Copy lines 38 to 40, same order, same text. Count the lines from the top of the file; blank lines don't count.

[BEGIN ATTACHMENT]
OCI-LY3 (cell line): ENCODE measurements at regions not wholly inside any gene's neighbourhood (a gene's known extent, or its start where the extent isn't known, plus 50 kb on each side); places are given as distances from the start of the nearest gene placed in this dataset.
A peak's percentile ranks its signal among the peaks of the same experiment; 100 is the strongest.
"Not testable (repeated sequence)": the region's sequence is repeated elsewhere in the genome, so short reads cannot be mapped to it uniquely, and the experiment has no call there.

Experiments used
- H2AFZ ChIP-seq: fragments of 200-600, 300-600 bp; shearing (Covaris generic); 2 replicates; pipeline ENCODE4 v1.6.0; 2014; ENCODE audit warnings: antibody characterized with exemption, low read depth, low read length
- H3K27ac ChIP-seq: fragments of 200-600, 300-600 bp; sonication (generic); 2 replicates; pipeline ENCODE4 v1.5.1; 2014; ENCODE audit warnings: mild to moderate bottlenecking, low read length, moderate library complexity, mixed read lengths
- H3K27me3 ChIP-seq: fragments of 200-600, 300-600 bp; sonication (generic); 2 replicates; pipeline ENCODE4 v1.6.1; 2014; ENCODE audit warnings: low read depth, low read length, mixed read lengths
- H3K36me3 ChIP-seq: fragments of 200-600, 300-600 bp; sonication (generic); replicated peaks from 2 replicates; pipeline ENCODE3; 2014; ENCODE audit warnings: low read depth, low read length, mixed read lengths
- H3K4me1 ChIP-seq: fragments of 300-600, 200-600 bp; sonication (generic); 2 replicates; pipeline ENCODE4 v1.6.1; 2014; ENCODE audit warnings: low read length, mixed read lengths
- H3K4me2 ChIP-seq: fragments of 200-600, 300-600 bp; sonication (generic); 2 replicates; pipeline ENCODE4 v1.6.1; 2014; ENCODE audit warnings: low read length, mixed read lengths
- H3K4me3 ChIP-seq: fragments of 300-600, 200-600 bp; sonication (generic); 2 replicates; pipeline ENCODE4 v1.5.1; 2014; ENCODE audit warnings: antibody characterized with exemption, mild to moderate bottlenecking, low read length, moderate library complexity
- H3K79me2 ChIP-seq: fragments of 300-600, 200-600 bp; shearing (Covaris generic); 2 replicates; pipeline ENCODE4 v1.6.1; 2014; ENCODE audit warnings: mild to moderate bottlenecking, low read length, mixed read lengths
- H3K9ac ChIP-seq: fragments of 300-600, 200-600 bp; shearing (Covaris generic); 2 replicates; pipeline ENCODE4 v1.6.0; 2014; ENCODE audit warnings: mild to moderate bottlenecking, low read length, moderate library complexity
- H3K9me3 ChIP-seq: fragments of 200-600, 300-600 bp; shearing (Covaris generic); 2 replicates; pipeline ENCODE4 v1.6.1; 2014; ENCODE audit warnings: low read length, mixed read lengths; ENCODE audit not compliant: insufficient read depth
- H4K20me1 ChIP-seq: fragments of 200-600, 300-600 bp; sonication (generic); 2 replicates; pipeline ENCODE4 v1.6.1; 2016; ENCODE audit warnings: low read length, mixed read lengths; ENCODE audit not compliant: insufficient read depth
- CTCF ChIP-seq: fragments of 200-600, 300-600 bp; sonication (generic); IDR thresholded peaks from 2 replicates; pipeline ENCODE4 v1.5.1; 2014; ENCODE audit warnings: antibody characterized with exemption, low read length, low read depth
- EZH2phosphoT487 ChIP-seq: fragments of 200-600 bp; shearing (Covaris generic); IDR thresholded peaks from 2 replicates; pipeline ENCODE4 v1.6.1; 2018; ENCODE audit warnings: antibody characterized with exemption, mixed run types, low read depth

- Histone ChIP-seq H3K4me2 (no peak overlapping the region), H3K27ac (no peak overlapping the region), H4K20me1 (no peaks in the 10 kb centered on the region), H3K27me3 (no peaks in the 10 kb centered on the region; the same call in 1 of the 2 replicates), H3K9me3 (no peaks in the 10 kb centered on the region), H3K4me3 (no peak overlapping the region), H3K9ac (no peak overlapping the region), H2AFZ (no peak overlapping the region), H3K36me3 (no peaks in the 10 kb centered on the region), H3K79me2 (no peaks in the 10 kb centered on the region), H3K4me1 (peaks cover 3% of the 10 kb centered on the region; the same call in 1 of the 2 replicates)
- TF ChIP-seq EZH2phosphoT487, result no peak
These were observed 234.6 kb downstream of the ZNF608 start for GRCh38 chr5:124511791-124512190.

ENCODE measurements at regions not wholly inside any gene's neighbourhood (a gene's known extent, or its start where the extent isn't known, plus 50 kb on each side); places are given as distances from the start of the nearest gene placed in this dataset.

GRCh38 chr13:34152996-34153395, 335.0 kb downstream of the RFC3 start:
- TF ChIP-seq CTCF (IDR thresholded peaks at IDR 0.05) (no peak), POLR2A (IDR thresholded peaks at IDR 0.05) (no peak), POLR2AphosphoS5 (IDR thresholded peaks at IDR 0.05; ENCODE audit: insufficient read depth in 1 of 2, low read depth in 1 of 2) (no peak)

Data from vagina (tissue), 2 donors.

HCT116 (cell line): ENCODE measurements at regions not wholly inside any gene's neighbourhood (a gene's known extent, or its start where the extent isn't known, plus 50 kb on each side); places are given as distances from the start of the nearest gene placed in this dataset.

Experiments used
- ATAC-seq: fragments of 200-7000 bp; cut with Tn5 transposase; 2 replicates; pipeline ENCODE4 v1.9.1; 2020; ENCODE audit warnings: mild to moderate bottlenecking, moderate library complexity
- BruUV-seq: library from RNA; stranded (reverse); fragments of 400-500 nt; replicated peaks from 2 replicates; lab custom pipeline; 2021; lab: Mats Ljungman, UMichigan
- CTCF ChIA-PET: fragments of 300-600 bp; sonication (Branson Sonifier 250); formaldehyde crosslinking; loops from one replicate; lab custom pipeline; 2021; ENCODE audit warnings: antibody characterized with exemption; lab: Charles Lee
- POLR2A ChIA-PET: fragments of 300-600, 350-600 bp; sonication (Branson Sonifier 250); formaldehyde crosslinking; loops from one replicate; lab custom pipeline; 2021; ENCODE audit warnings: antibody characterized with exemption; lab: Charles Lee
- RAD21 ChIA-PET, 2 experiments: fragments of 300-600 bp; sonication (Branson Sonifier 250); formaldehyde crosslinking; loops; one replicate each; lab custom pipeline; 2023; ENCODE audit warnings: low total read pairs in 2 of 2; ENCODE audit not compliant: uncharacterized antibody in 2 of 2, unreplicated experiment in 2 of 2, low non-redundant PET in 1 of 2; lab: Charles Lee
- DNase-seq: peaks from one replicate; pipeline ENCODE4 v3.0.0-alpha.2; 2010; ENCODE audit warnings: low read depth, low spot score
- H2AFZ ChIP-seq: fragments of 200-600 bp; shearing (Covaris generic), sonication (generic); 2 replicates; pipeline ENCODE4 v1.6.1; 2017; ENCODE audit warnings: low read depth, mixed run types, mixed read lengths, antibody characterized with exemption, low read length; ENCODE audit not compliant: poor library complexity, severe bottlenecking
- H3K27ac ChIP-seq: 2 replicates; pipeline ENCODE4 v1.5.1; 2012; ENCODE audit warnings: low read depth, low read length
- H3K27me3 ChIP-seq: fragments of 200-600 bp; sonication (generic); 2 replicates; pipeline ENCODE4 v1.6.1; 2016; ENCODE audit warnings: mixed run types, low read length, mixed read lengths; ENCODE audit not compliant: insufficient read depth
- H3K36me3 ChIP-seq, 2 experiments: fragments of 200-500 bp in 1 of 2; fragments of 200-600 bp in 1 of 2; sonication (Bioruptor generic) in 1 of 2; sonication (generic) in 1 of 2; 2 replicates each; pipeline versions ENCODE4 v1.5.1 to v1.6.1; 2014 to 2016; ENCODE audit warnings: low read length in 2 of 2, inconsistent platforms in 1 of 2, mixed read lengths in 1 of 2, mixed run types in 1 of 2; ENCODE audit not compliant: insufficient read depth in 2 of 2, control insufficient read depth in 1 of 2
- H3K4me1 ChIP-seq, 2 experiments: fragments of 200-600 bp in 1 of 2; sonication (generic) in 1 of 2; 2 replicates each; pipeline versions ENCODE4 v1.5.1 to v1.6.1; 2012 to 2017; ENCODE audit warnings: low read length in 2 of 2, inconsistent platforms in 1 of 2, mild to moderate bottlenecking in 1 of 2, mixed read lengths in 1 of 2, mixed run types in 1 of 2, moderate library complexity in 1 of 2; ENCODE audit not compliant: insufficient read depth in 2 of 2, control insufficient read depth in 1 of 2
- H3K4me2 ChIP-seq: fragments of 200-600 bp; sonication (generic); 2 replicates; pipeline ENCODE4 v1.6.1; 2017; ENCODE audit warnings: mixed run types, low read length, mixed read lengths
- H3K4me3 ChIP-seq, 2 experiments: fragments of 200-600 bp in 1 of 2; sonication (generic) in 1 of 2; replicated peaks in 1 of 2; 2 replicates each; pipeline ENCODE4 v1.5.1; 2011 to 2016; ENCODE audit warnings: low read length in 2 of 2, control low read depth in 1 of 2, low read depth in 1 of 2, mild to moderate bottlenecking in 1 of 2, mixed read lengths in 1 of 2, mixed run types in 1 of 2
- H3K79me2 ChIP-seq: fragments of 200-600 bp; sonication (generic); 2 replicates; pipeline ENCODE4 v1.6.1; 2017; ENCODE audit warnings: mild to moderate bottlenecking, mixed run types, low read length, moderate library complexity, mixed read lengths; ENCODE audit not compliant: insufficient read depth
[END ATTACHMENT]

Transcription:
- H3K4me2 ChIP-seq: fragments of 200-600 bp; sonication (generic); 2 replicates; pipeline ENCODE4 v1.6.1; 2017; ENCODE audit warnings: mixed run types, low read length, mixed read lengths
- H3K4me3 ChIP-seq, 2 experiments: fragments of 200-600 bp in 1 of 2; sonication (generic) in 1 of 2; replicated peaks in 1 of 2; 2 replicates each; pipeline ENCODE4 v1.5.1; 2011 to 2016; ENCODE audit warnings: low read length in 2 of 2, control low read depth in 1 of 2, low read depth in 1 of 2, mild to moderate bottlenecking in 1 of 2, mixed read lengths in 1 of 2, mixed run types in 1 of 2
- H3K79me2 ChIP-seq: fragments of 200-600 bp; sonication (generic); 2 replicates; pipeline ENCODE4 v1.6.1; 2017; ENCODE audit warnings: mild to moderate bottlenecking, mixed run types, low read length, moderate library complexity, mixed read lengths; ENCODE audit not compliant: insufficient read depth